Did you know that it is possible to start lactating again after hitting pause on your breastfeeding journey? For many different reasons people end their breastfeeding journeys earlier than they planned or hoped to. In many cases new parents don’t have the support they need to get their feeding journey off to a good start. For others they may have been advised to stop due to a medical procedure or medication. In other instances people choose to relactate to produce milk for another child that is coming into their life for example via surrogacy or adoption. Read on for Relactating After Hitting Pause on your Breastfeeding Journey..
There’s been a lot of discussion around relactation since the beginning of the formula shortage. It’s important to understand that while it’s possible to relactate, it’s not realistic, feasible, or desirable for everyone.
Relactating isn’t easy. It takes consistency and skilled support to relactate. It’s also important to note that it doesn’t have to be all or nothing. Combination feeding can be a wonderful way to find a balance that works for everyone.
Addressing Stumbling Blocks
Prior to beginning your relactation journey it’s important to take a look at what happened when you initially paused your lactation journey. For many women, they may prematurely end their lactation journey after struggling with low supply. If you are a Mama that struggled with low supply it’s important to work with a knowledgeable lactation professional that can help determine the cause of low supply. In many cases there is an underlying reason for low supply that can be reversed. For others there may be an irreversible cause of low supply and taking this into consideration can help to set you up for realistic expectations.
Assemble Your Team
While having skilled lactation support is key, it truly takes a village. Relactating is time consuming and can be both emotionally and physically taxing. Ask family members to support you with household tasks and childcare. Reach out to local Mom groups and breastfeeding groups to find peer support. Consider reaching out to a therapist who can support you to process any feelings that may be coming up around breastfeeding.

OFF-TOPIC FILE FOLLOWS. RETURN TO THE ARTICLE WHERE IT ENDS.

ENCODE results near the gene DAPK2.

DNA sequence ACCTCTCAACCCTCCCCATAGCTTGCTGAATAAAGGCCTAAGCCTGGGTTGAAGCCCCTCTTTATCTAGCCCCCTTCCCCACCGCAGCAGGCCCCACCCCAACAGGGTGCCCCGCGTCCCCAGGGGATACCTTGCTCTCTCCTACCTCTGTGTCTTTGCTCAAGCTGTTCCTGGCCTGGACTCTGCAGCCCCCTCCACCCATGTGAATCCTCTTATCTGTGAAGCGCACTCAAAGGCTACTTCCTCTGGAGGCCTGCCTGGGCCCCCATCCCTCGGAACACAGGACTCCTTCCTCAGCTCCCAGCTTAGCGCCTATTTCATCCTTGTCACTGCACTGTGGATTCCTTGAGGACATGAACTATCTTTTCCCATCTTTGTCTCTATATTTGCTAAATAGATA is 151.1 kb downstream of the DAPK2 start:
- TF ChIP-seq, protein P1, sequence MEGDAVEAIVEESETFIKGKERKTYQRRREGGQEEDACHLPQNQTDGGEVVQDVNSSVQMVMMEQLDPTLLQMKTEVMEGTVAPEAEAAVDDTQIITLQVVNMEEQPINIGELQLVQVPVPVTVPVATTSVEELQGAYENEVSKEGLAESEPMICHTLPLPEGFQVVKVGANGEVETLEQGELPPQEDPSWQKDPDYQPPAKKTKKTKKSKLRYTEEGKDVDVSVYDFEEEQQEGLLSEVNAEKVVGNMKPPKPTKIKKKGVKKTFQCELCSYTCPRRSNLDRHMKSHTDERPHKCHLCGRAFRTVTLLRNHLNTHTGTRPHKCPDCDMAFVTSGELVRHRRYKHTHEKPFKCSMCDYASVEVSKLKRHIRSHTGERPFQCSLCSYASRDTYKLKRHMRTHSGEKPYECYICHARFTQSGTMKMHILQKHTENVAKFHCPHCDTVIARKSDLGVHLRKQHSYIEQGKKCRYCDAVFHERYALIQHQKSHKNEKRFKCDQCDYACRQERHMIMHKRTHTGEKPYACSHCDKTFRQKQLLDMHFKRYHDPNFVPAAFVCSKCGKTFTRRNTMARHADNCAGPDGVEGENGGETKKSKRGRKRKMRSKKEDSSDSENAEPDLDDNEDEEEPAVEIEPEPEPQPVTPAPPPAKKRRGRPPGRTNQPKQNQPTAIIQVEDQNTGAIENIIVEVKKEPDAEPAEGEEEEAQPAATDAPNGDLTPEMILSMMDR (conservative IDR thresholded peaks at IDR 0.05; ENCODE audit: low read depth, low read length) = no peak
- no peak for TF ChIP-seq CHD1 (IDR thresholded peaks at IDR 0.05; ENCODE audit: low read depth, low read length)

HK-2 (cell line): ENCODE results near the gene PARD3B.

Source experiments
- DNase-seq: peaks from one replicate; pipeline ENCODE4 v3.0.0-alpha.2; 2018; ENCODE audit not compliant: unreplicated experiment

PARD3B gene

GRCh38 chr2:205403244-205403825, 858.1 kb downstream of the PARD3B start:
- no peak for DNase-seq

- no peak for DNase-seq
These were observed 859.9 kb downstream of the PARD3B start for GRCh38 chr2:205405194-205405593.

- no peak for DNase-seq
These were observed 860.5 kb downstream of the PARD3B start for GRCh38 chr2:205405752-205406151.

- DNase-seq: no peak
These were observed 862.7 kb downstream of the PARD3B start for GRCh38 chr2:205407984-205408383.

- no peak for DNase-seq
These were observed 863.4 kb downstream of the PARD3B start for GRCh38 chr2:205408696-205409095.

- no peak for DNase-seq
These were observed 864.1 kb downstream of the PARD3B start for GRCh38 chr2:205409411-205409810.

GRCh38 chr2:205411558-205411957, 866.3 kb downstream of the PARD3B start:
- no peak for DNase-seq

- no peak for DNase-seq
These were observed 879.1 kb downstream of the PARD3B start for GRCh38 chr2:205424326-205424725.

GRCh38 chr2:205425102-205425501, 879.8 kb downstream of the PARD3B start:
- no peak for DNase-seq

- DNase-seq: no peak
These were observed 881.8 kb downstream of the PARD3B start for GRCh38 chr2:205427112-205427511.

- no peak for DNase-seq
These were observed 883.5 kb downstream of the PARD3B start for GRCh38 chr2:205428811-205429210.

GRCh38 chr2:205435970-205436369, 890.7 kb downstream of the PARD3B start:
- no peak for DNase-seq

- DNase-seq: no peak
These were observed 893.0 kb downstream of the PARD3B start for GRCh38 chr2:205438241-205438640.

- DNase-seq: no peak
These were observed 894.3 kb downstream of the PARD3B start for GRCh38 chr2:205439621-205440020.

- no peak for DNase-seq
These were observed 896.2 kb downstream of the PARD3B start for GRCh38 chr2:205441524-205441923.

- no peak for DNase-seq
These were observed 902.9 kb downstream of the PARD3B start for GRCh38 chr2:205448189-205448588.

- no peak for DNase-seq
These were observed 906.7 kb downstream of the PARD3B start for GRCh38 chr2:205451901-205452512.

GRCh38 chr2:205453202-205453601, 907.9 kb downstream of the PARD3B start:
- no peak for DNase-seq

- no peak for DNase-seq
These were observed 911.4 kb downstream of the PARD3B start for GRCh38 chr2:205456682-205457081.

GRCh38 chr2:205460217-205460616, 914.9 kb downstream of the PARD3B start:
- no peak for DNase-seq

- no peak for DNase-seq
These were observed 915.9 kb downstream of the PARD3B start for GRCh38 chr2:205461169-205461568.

Every Drop Counts
The process of relactation can be very slow. Milk supply during relactation builds slowly, much slower than it does after giving birth. It may be faster if it’s only been a few weeks since you hit pause on your lactation journey. It could be much slower if it’s been a couple of years. Don’t be discouraged if initially you only are getting a few drops. Give yourself grace.
Frequent and effective milk removal is key to relactating and building a milk supply. In most cases pumping will be a big part of the relactation journey. You will need to pump 8-10 times per day including at least once overnight. You will need to invest in a high quality pump. Inquire with your insurance company about what coverage you have for a breast pump or consider renting one for a few months. Ensure you are using properly fitted flanges and don’t forget the lubrication! I also recommend picking up a well fitting pumping bra.
Supporting Baby to Latch
This will take time and patience. It’s possible to have older babies that have never breastfed before latch but it’s a process. Having an abundant milk supply often makes babies more keen to latch.
Spend lots of time skin to skin and allow your baby to have lots of low pressure access to the breast. Let them be curious. They may latch spontaneously. Allow them to watch you express some milk.
When you are ready to try assisting your baby to latch, try to stimulate a let down first. Express a few drops of milk so that your baby can taste the milk immediately when they latch on. Babies who have primarily bottle fed are not used to having to wait for the milk to let down.
Be Kind to Yourself
Every family’s feeding journey is unique.
If you are considering trying to relactate, reach out to your Local Mama Coach for a comprehensive assessment, care plan and support on your journey.